¶ 76 Harris argues that this conviction cannot stand because Tamez did not have knowledge or specific intent to launder money. Harris confuses the elements of this offense because the offense concerns his knowledge and intent, not Tamez's. Sufficient evidence supports the trial court's conclusions and the first of Harris's money laundering convictions.
¶ 77 The second money laundering conviction related to Harris's attempt to conceal the $25,000 found in his safe deposit box. Harris alleges police illegally searched and seized the safe deposit box's contents, which the court already evaluated in his suppression motion challenges. The trial court did not err in denying his suppression motion for the $25,000. And the trial court's finding that Harris had “no legitimate source of income” to account for the funds supports the notion that money came from illegal criminal activity. CP at 144. Sufficient evidence supports Harris's second money laundering conviction.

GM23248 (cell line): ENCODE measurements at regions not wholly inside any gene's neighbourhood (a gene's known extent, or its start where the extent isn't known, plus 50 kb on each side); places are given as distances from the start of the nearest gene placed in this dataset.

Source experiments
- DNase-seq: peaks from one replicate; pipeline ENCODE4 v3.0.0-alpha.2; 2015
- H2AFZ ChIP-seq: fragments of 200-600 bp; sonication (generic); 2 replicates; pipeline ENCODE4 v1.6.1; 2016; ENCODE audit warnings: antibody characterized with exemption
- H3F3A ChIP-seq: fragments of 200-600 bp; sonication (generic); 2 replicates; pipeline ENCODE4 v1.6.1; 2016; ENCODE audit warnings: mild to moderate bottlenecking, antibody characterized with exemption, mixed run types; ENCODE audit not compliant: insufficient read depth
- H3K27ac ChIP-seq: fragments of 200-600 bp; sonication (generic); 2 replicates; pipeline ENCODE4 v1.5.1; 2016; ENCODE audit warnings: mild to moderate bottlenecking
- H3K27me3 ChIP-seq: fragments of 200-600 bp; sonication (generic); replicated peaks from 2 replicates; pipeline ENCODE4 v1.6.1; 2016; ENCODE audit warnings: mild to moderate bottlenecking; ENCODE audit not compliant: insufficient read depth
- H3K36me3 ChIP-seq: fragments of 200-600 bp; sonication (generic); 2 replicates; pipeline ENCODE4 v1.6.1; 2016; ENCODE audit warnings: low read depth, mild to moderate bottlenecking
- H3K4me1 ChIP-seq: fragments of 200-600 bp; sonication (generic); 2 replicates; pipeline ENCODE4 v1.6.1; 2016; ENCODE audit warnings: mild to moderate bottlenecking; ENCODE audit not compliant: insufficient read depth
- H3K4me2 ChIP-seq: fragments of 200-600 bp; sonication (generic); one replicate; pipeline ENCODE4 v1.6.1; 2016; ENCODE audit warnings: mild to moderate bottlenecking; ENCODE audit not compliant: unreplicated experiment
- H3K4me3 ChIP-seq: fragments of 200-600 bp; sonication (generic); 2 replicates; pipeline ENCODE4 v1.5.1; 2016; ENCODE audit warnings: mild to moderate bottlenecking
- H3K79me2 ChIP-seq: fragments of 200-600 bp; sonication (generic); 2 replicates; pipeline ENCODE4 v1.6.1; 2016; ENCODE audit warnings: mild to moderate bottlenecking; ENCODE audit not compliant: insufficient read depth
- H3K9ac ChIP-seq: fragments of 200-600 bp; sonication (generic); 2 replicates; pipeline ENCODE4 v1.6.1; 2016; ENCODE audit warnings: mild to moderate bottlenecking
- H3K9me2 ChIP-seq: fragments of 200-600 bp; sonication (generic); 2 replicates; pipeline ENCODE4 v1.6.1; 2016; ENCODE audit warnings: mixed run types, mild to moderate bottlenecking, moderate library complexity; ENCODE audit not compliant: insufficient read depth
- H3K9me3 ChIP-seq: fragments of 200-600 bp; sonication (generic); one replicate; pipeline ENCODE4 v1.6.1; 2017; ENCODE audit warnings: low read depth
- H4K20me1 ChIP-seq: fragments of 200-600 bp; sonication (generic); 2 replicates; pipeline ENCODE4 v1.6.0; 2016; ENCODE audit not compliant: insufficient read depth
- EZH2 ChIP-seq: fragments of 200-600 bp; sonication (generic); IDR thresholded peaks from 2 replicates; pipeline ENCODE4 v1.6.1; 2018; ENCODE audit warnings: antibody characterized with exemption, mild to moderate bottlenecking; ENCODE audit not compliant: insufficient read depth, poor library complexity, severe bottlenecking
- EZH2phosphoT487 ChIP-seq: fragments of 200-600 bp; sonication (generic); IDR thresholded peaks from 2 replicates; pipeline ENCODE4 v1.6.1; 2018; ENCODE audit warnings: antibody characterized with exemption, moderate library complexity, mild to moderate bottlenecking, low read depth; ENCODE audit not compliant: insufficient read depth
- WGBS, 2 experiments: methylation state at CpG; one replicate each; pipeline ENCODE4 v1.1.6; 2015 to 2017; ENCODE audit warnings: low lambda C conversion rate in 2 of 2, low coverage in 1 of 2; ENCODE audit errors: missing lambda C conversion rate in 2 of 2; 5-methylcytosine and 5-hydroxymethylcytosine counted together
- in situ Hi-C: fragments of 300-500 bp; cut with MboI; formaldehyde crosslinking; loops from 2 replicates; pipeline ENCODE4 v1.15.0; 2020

F. Credit for Time Served
¶ 78 Harris argues that the trial court erred in not giving him credit for time served for his drug offender sentencing alternative (DOSA)23 hold between April 18, 2008 and August 29, 2008, and between November 7, 2009 and November 19, 2009.
¶ 79 An offender must receive credit for pretrial detention time served. State v. Speaks, 119 Wn.2d 204, 206, 829 P.2d 1096 (1992). A sentencing court's failure to allow such credit violates due process, denies equal protection, and offends the prohibition against multiple punishments. State v. Cook, 37 Wn.App. 269, 271, 679 P.2d 413 (1984). But the sentencing court generally does not allow credit for time served on other charges. In re Costello, 131 Wn.App. 828, 834, 129 P.3d 827 (2006). The Sentencing Reform Act (SRA)24 does not authorize giving credit for time served on other sentences. State v. Watson, 63 Wn.App. 854, 859, 822 P.2d 327 (1992). Instead, “credit for time served” refers solely to the offense for which the offender received a sentence. Watson, 63 Wn.App. at 860.